I firmly believe that everyone living on earth has the potential to do some kind of work.
For one person this might simply be doing volunteer work or working on their recovery. For another person yes this could be getting a JD.
We are not to frown on those of us who are less fortunate than we are in this regard.
In two months I’ll be 52 years old–and the older I get it’s become imperative to prioritize what I want to do. You too will turn 52 hopefully at some point if you haven’t gotten here now. Prioritizing goals at mid life is the way to go.
In keeping with setting priorities each of us should know that it’s okay to discard a goal or goals that don’t have the chance to be achieved.
At 52 life is getting shorter thus the requirement of choosing wisely what we focus on.
At 52 I’ve discarded a number of goals that used to burn brightly in my mind as things I really really wanted to do in my fifties.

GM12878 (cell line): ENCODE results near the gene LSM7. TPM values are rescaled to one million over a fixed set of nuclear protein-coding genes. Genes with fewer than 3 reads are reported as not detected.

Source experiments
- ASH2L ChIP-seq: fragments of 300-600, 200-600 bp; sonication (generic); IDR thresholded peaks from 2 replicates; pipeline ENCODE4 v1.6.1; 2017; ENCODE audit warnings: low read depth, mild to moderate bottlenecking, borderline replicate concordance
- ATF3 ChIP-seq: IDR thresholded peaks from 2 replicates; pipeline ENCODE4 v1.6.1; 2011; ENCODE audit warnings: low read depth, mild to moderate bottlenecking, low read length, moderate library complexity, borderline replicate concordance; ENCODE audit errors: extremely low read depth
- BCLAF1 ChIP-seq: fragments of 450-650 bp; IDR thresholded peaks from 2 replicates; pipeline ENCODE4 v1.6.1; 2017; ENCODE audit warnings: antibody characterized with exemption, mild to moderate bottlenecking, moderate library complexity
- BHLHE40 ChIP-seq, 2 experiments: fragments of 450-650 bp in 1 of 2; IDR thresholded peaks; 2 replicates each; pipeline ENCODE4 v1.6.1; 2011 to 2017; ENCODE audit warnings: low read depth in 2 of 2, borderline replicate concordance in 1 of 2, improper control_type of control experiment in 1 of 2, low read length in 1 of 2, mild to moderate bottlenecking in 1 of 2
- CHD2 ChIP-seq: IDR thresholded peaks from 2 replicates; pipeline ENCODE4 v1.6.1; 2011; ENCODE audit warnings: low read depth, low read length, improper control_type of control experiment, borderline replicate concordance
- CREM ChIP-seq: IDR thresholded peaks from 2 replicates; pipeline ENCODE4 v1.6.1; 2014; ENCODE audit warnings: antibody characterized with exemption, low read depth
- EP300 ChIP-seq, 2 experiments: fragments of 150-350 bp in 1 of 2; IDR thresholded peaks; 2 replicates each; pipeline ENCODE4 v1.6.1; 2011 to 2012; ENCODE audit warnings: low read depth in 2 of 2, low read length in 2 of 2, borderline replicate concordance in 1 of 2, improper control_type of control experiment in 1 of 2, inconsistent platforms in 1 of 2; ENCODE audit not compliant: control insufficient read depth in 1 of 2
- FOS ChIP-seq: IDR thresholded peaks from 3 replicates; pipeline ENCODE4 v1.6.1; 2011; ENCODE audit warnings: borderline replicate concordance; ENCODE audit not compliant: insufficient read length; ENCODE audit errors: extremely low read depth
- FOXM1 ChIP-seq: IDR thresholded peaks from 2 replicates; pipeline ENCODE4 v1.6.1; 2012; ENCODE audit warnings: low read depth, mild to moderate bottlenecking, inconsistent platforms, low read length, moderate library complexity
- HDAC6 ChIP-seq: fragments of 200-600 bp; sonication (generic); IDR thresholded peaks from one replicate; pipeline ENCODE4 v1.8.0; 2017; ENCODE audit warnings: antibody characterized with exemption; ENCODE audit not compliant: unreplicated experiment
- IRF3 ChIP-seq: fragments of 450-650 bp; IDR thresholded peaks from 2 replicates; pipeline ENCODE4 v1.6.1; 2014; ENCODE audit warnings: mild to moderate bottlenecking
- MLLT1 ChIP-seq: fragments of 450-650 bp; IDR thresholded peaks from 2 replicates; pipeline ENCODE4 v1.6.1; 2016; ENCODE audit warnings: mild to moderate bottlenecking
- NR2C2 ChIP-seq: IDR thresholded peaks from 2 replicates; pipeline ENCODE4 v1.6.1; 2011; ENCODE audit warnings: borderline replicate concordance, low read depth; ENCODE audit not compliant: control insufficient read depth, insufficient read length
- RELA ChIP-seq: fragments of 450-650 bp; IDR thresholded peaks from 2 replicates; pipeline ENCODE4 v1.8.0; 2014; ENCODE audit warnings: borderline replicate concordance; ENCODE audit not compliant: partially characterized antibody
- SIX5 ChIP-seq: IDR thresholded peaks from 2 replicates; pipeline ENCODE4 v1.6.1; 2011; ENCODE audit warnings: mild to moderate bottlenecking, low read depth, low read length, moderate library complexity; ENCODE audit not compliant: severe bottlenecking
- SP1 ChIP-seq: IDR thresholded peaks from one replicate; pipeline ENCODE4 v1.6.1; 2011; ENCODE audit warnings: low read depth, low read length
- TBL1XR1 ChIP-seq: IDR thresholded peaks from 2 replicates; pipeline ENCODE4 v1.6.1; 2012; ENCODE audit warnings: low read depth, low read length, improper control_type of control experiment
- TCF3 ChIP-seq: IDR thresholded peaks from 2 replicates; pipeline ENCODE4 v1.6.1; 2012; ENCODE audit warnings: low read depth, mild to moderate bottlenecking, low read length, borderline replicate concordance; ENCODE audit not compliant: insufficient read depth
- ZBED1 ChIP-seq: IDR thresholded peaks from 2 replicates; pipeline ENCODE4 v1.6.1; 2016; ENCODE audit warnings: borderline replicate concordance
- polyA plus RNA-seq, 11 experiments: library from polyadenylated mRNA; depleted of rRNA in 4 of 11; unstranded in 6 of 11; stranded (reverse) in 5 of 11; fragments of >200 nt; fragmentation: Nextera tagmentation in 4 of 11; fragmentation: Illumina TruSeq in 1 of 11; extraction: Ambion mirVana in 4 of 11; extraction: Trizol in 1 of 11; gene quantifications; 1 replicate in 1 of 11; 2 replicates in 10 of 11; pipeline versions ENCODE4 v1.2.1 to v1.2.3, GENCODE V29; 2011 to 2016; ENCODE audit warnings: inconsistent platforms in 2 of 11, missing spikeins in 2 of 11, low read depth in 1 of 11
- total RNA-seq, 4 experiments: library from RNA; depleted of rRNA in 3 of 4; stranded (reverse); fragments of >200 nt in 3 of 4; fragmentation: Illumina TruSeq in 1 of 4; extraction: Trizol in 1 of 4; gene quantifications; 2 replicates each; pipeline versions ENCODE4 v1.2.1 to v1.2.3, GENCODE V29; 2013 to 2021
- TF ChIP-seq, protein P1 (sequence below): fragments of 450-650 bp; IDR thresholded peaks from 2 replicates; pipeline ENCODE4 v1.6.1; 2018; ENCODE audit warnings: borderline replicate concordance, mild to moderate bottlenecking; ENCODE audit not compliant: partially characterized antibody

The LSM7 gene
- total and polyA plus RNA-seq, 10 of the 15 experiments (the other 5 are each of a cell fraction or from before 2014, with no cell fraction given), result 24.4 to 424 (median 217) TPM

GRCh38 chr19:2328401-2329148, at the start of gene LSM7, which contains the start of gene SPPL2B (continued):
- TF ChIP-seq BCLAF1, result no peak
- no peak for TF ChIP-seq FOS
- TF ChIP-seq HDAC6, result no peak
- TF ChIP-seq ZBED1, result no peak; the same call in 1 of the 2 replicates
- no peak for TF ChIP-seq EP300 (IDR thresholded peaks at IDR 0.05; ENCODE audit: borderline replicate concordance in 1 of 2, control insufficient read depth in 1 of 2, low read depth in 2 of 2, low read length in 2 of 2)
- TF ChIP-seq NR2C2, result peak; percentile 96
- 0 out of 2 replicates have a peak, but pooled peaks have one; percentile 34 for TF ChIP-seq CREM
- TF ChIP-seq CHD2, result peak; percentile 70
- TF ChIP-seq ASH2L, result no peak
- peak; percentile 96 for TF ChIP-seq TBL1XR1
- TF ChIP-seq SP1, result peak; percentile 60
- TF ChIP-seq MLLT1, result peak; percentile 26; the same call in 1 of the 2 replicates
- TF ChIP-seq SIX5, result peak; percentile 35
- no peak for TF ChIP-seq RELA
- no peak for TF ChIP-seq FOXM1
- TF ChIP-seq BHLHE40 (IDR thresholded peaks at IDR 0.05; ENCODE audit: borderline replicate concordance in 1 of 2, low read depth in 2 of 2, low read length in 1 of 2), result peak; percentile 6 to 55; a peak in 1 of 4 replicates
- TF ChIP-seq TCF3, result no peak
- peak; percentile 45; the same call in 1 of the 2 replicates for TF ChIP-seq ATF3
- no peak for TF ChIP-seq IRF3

You like I did will plan at 40 what you want to do in the future. Yet the view is different 12 years later at 52. Thus the beauty of discarding goals that weren’t meant to be.
This doesn’t mean you’ve failed just because you’ve quit wanting to do something. You can only fail at something you’ve actually done that didn’t turn out right. You can’t have failed if what you wanted to do you didn’t try to do to begin with.
Bingo–that’s the difference in succeeding at goal-setting–especially at mid life. When we give up focusing on one thing we can replace it with another thing.
Recovery is the gift of a lifetime that we give ourselves in which to heal and be whole and well and happy.
We cannot rush or cut corners when it comes to achieving our life goals. Better to have entertained a goal or two and not acted on it than to sit home throwing ourselves a pity party and not even trying to set a goal because we think we can’t.
Banish the word “can’t” from your vocabulary I tell you. Replace it with “I’m willing to try to see if I can do this.” That’s more like it even if not everything we try will always work out.
I want to continue to talk about setting goals. What I’ve written here is the short version. A book years ago was published that talked about the benefit of quitting.
The difference is: quit when it’s not to your advantage to continue. Persist when the goal is so life-changing that to not risk trying to achieve it would fill you with regret at “what might have been.”
The quote is: “It’s never too late to be what you might have been.”
The view from the cusp of 52 is grand.